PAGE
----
For most of you Linux folks, no biggie, right? But hold on, if you’ve got a root certificate bundle chilling at /etc/pki/ca-trust/extracted/pem/objsign-ca-bundle.pem, you might run into some trust issues and bump into NU3042. Oops! Wanna skip the verification part? No problemo! Just set the DOTNET_NUGET_SIGNATURE_VERIFICATION environment variable to false. Easy peasy!

NuGet: Checking Package Dependencies for Security Flaws

Enable NuGet security auditing, and dotnet restore will generate a report of security vulnerabilities, including the impact, severity, and affected package versions. To activate this feature, add <EnablePackageVulnerabilityAnalysis>true</EnablePackageVulnerabilityAnalysis> to your project file or Directory.Build.props. Stay safe out there, fellow C# nerds!

Supercharge Your Security with Auditing

Ready to boost your project’s security? Now you can opt for security audit reports! You can achieve this by adding the next MSBuild property to your .csproj or MSBuild file:

<NuGetAudit>true</NuGetAudit>

And bam! You’re in. And hey, don’t forget to define NuGet.org as one of your package sources to access the juicy vulnerability dataset:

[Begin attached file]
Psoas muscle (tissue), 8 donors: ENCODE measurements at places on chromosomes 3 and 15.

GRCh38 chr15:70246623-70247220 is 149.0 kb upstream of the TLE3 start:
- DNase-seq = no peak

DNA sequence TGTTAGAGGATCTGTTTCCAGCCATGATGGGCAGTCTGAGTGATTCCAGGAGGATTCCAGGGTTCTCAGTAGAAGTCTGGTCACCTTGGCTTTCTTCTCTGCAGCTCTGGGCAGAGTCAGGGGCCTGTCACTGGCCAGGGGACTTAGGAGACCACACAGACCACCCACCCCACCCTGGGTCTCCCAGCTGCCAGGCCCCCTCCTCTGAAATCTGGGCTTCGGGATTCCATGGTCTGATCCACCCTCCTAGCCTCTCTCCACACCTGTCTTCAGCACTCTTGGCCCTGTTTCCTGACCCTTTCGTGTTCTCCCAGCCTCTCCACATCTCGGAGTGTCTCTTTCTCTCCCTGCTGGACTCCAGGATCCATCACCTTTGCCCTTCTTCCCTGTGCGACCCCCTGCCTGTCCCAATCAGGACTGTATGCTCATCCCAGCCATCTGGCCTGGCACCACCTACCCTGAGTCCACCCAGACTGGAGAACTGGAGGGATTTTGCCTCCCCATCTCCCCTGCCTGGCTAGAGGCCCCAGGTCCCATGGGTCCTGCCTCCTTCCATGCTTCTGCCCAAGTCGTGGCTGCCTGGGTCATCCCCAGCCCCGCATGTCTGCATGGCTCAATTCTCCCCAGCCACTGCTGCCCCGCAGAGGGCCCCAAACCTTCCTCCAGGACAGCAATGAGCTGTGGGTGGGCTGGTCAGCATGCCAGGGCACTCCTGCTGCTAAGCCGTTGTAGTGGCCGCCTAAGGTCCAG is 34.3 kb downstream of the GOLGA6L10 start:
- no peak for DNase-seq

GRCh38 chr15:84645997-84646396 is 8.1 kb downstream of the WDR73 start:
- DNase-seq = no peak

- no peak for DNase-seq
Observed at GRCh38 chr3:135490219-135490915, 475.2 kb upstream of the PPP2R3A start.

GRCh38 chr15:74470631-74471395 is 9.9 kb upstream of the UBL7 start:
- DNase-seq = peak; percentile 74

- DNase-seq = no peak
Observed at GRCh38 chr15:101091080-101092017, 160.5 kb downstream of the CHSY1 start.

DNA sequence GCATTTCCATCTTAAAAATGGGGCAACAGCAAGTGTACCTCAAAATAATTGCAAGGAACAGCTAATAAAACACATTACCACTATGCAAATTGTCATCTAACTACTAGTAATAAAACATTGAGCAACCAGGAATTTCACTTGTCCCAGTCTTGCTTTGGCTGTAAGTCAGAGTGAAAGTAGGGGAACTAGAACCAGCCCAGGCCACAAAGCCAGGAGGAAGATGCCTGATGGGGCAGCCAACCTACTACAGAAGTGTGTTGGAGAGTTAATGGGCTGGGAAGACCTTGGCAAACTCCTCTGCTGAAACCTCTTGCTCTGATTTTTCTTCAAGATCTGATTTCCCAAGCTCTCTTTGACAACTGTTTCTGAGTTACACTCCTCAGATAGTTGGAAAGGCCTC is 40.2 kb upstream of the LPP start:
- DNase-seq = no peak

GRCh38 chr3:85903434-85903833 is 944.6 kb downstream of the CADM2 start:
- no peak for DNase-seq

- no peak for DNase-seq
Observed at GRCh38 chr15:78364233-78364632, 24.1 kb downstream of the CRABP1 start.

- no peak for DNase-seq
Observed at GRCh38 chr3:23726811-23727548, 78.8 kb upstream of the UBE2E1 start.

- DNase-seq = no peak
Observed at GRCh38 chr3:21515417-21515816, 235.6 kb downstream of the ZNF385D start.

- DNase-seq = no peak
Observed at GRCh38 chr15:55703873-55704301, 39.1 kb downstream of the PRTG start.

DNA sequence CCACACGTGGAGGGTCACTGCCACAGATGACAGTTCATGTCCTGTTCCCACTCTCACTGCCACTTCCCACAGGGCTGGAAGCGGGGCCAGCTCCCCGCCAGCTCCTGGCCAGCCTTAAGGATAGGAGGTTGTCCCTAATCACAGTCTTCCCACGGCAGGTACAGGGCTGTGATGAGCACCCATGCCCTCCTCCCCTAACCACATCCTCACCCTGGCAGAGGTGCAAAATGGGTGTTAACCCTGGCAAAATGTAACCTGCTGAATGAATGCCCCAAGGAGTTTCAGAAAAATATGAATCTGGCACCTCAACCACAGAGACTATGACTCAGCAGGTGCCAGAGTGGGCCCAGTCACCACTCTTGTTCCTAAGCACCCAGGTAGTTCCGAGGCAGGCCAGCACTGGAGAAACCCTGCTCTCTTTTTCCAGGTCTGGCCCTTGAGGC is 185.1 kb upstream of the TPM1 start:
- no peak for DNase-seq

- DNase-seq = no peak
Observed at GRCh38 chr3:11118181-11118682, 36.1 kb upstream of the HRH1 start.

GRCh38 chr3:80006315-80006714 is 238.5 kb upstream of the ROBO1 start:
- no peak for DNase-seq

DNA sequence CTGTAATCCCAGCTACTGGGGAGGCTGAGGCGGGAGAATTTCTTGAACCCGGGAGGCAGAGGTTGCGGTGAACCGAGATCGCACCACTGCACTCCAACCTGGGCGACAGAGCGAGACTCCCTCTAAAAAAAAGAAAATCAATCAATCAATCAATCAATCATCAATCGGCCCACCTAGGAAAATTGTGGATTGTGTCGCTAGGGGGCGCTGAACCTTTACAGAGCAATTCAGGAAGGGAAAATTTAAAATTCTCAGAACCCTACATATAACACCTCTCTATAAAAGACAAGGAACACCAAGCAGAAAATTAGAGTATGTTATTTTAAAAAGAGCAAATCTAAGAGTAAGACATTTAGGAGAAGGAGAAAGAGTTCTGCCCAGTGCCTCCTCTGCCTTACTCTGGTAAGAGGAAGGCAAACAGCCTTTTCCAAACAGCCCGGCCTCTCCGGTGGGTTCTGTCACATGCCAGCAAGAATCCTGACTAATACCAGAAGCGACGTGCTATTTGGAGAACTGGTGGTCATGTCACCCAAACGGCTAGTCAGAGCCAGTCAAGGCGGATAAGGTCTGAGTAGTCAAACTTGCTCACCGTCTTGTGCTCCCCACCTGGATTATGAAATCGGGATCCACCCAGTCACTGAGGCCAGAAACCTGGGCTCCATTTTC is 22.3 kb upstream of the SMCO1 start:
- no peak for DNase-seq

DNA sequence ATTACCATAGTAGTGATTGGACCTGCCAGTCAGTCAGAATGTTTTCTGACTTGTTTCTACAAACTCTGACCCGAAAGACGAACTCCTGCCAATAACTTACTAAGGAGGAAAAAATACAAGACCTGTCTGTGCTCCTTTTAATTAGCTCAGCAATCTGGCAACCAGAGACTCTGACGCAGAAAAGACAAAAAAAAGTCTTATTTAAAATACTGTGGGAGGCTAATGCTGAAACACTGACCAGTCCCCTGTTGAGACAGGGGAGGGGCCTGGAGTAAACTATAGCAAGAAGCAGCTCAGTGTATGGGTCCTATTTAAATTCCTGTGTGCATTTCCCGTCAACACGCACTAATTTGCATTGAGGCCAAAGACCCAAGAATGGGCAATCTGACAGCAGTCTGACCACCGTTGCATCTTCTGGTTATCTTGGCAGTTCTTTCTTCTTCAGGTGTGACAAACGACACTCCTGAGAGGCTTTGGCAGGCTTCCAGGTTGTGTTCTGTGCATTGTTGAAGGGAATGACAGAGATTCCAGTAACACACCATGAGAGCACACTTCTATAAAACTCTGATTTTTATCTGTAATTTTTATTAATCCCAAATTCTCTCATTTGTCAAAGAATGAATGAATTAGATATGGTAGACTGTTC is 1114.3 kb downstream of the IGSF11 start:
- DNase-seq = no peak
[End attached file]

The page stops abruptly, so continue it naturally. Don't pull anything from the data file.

<packageSources>
    <add key="nuget.org" value="https://api.nuget.org/v3/index.json" protocolVersion="3" />
</packageSources>

Handle Vulnerable Packages like a Pro

Adding a package with known vulnerabilities? No worries, dotnet restore has your back with a heads-up warning! Run dotnet restore, and you’ll get warnings for each affected package and advisory. Neat, huh?

Oh, and check out these warning codes for different severity levels:

Warning CodeSeverity
NU1901low
NU1902moderate
NU1903high
NU1904critical

Want more control? Set the <NuGetAuditLevel> MSBuild property to your desired level. Choose from low, moderate, high, and critical. So, if you’re into moderate, high, and critical advisories, check this example:

<NuGetAuditLevel>moderate</NuGetAuditLevel>

Embrace the Power of UTF8

Now, the new IUtf8SpanFormattable interface, which is like its buddy ISpanFormattable, but for UTF8 and Span<byte>. Sound cool? It gets better. It’s now implemented on all primitive types using shared logic, so you can format directly to UTF8 from various types like Byte, DateTime, and even Rune.

Plus, the new Utf8.TryWrite methods are the UTF8 versions of MemoryExtensions.TryWrite. You can use interpolated string syntax to format complex expressions directly into a span of UTF8 bytes. Sweet!

Time Traveling Testers, Rejoice!

Introducing the TimeProvider abstract class! Mock time like a boss in your test scenarios, even mock Task operations too. Grab local and UTC time, measure performance with timestamps, and create timers effortlessly. And the icing on the cake? There’s a netstandard 2.0 library called Microsoft.Bcl.TimeProvider for supported .NET Framework versions and earlier .NET editions.

Unleash the Power of Vector512 and AVX-512